Over the past year, some of our friends and colleagues in ministry put forth heroic efforts in producing very comprehensive online conferences with some of the best teaching on disability ministry we’ve seen anywhere. We were honored as a team to have participated in the Wonderfully Made and All Access conferences, as well as an Online Pastors Retreat loaded with mental health ministry resources. We don’t need to replicate their efforts – churches and ministry leaders interested in that training can readily access it by reaching out to the organizers of those events. Our team senses that the moment calls for something different.

Our understanding and experience of “church” has been shaken to an extent unlike any of us have experienced in our lifetimes. Months after most churches reopened for in-person worship, attendance at two-thirds of churches in the U.S. is down at least 30%, at least 50% in three churches out of ten and over 70% in one church in ten. Individuals and families served by our ministries have been among those most impacted by social isolation and their medical vulnerabilities will cause them to be among the last to return to church.   

We think it’s important at this moment for as many of us as possible to gather together in the physical presence of others (with appropriate health and safety precautions and social distancing) who share our love for Jesus and passion for including families impacted by disability in the church. We need to be with one another! It’s only through tapping the collective gifts we’ve received through the Spirit that we’ll be effective in our calling and help lead the larger church as it seeks to recapture the people and cultural influence lost in recent years – losses greatly accelerated by the pandemic.  

Some things about #IFL2021 will be as they have in the past – we’re gathering in Cleveland during spring to share ideas, hang out with one another and prepare for a new season of ministry. As with so many things in life this past year, much will be different.

In order to minimize risks associated with travel and promote a sense of connection and community between disability ministry leaders within cities and regions, #IFL2021 will be a live, multisite event. We’re expecting between 10-25 attendees at each site, possibly more at sites with the ability to host larger numbers safely.

This year’s conference will be one day as opposed to two to minimize the COVID – related burdens on our host sites.

Unlike past conferences that sought to provide education and resources on a broad variety of ministry topics, #IFL2021 will be organized around ONE theme. Disability ministry in the aftermath of the pandemic.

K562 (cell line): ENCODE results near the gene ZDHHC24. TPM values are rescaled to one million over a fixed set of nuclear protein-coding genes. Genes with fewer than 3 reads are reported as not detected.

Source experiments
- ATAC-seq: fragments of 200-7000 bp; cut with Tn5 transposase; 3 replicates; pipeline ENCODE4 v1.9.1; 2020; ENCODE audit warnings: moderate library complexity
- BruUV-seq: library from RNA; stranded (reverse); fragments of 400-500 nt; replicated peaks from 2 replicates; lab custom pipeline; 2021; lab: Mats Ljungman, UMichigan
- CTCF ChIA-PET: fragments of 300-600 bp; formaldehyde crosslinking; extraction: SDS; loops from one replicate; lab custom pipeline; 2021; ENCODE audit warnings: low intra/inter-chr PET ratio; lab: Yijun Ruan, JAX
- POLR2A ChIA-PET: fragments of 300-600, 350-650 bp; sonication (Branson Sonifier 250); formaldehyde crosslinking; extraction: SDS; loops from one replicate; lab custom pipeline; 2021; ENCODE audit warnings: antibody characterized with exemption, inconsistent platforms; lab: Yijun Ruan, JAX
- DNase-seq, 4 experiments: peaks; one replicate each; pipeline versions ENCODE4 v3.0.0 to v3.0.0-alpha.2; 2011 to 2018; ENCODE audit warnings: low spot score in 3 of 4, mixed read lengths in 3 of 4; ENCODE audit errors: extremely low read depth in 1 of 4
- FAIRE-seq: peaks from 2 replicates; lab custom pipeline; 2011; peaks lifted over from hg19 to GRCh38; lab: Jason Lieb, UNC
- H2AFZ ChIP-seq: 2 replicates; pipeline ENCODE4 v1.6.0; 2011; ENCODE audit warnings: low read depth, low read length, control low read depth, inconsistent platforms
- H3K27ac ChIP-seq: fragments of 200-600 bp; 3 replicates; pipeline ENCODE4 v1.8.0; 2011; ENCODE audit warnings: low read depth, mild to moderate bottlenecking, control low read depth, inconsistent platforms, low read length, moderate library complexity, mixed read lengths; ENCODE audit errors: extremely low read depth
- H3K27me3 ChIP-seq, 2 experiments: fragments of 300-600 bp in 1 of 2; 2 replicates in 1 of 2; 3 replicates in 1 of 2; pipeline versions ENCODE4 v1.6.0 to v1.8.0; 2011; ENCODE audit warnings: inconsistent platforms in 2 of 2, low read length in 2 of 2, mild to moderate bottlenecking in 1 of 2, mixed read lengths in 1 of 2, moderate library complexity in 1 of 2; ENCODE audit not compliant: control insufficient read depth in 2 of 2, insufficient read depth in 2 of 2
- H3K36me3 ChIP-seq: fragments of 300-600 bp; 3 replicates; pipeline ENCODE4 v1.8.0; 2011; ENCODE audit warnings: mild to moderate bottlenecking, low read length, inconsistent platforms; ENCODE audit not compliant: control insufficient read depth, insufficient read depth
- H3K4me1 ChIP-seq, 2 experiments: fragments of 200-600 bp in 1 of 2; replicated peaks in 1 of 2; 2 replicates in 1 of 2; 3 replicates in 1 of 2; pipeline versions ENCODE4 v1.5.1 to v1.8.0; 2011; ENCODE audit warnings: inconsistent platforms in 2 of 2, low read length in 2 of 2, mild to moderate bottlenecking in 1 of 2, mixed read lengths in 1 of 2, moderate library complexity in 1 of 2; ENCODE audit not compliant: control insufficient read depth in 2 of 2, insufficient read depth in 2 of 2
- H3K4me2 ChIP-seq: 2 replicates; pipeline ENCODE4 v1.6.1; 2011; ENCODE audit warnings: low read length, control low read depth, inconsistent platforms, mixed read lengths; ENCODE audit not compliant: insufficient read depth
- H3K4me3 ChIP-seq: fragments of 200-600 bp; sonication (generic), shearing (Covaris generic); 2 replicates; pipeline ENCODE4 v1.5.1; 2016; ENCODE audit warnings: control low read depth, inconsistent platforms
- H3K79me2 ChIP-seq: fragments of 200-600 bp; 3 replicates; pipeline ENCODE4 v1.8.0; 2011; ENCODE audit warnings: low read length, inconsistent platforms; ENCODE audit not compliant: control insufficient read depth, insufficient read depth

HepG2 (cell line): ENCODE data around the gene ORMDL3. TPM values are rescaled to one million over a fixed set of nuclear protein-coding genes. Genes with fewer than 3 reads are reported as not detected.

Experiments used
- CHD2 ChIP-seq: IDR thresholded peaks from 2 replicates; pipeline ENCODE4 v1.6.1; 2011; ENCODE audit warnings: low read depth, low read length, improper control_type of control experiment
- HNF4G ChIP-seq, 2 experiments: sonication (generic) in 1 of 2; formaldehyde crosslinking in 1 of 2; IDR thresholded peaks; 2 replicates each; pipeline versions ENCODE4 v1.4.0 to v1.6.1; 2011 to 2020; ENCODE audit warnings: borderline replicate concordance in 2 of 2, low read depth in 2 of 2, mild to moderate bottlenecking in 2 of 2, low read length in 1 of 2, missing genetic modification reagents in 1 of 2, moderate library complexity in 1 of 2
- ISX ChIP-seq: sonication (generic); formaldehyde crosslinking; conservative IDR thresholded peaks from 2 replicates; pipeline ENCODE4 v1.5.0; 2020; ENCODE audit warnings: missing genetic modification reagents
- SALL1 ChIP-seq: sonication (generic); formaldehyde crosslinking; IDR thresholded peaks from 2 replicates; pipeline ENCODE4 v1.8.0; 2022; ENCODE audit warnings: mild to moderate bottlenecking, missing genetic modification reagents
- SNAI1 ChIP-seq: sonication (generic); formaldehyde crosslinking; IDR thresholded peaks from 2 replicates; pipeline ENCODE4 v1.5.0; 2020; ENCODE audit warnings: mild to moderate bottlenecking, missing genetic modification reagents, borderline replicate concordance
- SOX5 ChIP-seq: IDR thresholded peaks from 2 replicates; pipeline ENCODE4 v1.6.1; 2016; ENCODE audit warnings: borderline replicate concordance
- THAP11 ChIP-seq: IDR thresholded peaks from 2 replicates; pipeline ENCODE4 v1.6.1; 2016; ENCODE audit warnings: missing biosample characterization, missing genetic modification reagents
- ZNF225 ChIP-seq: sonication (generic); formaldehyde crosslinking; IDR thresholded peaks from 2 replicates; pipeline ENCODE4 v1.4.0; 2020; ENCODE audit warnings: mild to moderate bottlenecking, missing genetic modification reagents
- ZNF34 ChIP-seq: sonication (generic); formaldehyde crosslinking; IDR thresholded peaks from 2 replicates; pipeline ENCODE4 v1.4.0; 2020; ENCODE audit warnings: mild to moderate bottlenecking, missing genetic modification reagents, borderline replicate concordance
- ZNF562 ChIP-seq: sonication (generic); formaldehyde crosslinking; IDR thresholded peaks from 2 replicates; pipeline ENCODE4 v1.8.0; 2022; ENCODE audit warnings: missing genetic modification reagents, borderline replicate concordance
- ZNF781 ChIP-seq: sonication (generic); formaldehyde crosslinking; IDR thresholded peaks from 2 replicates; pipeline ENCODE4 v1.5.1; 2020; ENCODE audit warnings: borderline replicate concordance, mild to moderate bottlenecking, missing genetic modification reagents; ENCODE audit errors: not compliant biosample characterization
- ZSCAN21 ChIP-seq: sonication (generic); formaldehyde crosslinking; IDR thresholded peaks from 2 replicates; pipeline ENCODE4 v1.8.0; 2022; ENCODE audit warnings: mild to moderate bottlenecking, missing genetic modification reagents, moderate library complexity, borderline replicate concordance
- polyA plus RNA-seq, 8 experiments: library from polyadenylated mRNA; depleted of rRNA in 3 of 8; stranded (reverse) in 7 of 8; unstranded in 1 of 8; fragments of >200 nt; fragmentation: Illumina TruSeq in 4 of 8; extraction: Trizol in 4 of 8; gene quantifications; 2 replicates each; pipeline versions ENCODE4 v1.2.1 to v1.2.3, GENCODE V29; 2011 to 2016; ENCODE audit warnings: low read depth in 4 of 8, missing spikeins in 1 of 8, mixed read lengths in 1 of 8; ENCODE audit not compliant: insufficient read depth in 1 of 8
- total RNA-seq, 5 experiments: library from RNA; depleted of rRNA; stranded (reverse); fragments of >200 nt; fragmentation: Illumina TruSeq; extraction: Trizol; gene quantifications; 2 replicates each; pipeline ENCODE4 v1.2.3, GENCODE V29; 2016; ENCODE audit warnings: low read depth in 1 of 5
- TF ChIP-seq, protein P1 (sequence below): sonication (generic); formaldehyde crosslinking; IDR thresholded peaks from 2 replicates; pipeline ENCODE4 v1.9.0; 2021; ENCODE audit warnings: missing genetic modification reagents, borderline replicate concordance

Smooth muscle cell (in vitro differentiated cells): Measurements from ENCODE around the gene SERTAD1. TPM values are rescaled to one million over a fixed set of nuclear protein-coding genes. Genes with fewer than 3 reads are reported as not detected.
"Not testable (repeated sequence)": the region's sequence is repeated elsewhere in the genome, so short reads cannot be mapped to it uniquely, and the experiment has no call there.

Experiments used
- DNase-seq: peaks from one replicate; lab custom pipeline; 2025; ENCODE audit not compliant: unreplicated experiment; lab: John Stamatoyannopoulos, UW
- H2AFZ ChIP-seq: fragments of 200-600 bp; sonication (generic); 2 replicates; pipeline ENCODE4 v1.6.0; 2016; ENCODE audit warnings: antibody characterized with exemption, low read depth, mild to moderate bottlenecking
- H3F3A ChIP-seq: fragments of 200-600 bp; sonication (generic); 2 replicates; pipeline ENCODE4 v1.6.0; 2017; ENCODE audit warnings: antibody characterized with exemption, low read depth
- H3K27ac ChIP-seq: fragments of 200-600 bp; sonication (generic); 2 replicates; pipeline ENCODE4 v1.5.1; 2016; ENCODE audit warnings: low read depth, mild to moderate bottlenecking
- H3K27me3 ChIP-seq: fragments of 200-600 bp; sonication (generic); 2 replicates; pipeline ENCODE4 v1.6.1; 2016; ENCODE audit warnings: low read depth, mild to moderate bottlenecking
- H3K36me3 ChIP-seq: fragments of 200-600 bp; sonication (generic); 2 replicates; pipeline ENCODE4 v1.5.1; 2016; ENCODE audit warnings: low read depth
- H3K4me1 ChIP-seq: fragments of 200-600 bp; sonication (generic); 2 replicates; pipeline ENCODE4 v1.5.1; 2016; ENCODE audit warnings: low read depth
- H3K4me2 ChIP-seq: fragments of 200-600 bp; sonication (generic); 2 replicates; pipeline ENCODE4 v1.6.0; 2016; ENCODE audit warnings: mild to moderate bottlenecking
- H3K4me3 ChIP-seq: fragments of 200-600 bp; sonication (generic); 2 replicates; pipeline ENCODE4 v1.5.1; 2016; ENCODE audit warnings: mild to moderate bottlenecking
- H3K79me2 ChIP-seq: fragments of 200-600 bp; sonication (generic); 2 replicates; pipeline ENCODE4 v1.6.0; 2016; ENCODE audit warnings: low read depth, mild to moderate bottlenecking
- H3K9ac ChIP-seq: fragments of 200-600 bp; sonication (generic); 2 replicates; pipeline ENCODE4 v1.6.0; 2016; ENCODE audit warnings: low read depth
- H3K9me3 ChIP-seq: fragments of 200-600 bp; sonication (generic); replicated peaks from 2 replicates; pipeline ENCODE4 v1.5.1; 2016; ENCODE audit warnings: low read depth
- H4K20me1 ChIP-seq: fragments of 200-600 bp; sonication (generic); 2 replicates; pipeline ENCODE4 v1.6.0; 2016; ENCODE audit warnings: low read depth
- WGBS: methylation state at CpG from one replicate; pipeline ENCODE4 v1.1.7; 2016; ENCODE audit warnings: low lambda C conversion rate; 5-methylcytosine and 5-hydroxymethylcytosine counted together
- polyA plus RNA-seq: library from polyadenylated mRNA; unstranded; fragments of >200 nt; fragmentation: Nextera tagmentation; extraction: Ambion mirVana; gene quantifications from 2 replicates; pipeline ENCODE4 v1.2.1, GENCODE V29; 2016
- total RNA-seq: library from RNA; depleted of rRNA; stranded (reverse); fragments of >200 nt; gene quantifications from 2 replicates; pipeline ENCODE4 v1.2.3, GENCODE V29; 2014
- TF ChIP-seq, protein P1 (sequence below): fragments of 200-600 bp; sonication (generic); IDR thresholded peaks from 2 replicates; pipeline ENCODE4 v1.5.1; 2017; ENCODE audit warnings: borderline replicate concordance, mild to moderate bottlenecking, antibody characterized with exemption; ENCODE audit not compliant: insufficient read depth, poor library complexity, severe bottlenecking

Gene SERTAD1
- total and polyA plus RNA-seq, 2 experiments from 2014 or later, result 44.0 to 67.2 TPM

Because we’re seeking to tap into collective wisdom, there are no individual talks or presentations this year. #IFL2021 will be organized around seven conversations. Everyone attending in person will participate actively in these conversations. We’ll have familiar faces on our stage in Cleveland kicking off each conversation, which will be shared via webcast to each host site. Host sites will have one or more facilitators who will continue the conversations with attendees at their sites, emphasizing idea-sharing and development of local collaborations and solutions. We’ll have a livestreaming option for participants unable to attend an in-person event at this time. They will be placed in video discussion groups organized by region.

Out of the seven conversations, one – our “featured conversation” will be prerecorded. We wanted our friend and colleague Lamar Hardwick to facilitate the conversation sparked by his new book on the central role disability – and ministry leaders with disabilities should play in the dialogue around diversity in the church but thought it unwise to ask him to travel while he’s undergoing treatment for colon cancer. The disability and diversity conversation will kick off the conference in the Eastern and Central time zones and conclude the day in the Mountain and Western time zones.

Other topics of conversation we’ll likely address include…

How might our churches best address the need for Christian community among families impacted by disability already marginalized before the pandemic? 

How might innovative practices resulting from COVID shape disability ministry going forward? 

How can we preserve and support ministries struggling from a lack of funding or volunteers?

How might we promote collaboration within regions between churches and organizations engaged in disability ministry?

How might we best address the training needs of church staff, disability ministry leaders and volunteers going forward? 

How can we help the church minister with the rapidly growing population impacted by mental health issues?